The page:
Melissa and I met in this intensive, three-week study with others about the cultural/communication studies approach to teaching and scholarship; her research at that time was about mass media depictions of domesticity and femininity (e.g., Martha Stewart), and mine, about how mass media reportage about paranormal stuff (the occult, ghosts) reflected class struggles. We bonded over our intellectual interests and commitment to theories of teaching that met students “where they are at.” But we also bonded as friends over our common, human enjoyments (for example, Alanis Morissette’s album Jagged Little Pill was part of that summer’s soundtrack). Since our friendship was forged over the common purpose of teaching and researching communication and culture that summer, Melissa has become a dear friend and career-long colleague. Over the years we’ve discussed many times the challenges of our approach to teaching, especially the dismissive attitudes of those who do not understand why we take popular culture seriously and use it as a vehicle for teaching critical thought.
Ironically, the focus on Prof. Click’s person — especially in social media — seems to have completely missed her.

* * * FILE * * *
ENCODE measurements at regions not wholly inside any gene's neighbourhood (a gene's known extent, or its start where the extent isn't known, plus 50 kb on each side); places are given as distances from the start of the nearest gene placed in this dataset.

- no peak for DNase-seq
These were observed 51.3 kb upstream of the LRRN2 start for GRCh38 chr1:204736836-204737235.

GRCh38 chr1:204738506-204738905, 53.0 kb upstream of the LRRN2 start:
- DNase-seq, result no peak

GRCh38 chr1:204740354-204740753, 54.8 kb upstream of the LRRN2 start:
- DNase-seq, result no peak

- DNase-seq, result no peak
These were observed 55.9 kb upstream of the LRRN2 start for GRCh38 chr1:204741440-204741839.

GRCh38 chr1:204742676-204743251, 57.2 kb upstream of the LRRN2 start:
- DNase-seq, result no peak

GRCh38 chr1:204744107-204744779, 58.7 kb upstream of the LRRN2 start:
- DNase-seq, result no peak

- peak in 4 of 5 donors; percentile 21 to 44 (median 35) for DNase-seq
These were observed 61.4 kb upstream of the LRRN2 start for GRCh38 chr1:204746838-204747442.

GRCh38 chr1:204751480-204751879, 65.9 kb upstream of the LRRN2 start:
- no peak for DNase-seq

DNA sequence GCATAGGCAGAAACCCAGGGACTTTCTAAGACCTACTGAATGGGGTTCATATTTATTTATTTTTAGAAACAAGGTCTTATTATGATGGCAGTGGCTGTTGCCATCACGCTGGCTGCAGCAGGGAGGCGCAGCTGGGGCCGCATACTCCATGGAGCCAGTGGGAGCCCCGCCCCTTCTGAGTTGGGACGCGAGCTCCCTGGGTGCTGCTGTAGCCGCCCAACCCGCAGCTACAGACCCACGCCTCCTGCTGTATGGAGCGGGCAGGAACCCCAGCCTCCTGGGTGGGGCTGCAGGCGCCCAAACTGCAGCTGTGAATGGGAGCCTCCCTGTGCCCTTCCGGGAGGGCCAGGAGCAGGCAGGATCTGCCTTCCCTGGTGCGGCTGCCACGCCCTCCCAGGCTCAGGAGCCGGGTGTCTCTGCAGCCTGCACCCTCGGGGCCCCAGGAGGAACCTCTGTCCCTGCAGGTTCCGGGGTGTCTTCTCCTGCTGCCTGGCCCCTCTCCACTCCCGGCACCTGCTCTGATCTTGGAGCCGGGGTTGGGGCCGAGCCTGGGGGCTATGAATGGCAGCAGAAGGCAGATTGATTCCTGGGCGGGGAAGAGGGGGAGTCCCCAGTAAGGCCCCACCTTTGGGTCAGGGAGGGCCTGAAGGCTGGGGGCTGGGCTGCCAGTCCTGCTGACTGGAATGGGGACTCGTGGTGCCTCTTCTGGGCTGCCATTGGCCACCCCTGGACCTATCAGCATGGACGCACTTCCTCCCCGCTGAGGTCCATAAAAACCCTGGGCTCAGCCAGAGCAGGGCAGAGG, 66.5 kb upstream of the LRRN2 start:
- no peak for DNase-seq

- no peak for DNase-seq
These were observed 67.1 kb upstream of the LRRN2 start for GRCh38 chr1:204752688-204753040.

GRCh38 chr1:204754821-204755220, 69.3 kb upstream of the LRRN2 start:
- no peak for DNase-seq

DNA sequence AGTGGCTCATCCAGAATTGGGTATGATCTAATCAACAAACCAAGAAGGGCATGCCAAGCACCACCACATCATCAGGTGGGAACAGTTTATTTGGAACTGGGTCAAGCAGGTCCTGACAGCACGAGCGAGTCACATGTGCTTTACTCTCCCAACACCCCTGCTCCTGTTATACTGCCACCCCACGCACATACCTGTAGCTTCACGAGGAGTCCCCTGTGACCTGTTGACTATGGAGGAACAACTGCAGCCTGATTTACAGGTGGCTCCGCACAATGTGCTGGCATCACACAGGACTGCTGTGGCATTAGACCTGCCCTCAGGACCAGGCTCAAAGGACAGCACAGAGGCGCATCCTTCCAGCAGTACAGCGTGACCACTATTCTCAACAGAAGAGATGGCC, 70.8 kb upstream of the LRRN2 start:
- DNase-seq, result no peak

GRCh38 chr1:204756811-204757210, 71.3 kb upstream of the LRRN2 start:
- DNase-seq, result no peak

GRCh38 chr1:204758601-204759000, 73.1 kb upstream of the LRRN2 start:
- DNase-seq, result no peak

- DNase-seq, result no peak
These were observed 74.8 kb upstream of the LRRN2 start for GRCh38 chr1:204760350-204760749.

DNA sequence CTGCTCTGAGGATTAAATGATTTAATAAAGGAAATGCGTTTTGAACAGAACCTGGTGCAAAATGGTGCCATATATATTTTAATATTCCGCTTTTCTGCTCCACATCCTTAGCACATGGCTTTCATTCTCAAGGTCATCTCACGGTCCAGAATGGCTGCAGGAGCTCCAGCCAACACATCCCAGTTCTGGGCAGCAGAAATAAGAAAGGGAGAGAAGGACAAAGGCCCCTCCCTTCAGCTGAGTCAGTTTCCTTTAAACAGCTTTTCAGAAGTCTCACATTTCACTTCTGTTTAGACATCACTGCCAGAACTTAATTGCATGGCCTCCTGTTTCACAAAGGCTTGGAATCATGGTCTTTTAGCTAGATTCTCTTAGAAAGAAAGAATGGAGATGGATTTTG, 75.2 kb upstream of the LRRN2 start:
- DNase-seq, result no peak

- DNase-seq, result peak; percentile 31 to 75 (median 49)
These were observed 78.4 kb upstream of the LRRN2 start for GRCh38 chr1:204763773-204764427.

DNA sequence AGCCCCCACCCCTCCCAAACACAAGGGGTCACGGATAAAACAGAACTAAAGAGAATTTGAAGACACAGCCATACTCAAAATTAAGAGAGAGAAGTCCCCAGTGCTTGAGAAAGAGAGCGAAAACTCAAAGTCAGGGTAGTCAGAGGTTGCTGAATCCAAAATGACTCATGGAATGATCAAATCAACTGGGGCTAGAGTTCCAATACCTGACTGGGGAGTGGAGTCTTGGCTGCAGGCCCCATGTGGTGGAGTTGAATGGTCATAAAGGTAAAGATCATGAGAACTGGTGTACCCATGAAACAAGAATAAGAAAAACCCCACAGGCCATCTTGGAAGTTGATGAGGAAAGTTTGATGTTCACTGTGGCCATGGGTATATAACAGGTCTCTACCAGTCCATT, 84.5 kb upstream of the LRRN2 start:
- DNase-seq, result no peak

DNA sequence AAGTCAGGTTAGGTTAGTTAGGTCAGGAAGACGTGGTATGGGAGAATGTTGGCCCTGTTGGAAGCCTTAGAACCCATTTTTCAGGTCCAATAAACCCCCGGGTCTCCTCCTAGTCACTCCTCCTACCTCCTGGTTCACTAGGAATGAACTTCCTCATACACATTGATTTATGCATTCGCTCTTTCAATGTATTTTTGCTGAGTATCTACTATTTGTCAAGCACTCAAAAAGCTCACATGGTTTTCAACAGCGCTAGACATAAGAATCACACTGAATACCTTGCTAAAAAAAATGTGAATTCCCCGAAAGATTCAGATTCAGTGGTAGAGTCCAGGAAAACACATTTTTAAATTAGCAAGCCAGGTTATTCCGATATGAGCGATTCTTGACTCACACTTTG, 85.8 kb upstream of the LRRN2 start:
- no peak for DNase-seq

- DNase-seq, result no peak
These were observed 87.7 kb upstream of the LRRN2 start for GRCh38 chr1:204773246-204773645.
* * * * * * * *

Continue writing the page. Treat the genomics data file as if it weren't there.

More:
I have long admired Melissa’s brilliance, her sharp wit, her laughter, and her compassion for teaching — which is why her characterization in the mass media by people who do not know her is so appalling. If anyone examines Melissa’s service to the university community and her chops as a teacher, it’s clear that she is exemplary. Perhaps the biggest irony, then, is that Melissa and I teach media studies and should not be surprised by the success — and misdirection — of “viral” media. As scholars of popular culture, we constantly intone to students that “reality television” is not really “reality,” and that what we see on screens is, in fact, screened, manipulated, and circulated for immediate provocation and emotional incitation, if not incantation: the spell of the screen is that “seeing is believing,” even though we know that at some level to be suspicious. Wars and presidential campaigns alike are waged on such a screened logic. In our time, however, media consumers are savvy, if not altogether cynical: we all know, for example, that the lives portrayed in Keeping Up with the Kardashians are cultivated and scripted, yet we must suspend our disbelief to enjoy the show. At some level I hope that those who have followed Melissa’s story know that she is a brilliant, funny, and talented human being who only sought to support her students over the course of twelve years at the university. Such common sense, however, is willfully suspended by state legislators and university curators to advance political agendas. We must resist this kind of cynicism because someone’s real life, her career, is at stake. Melissa Click, the person, is not Melissa Click, the reality show.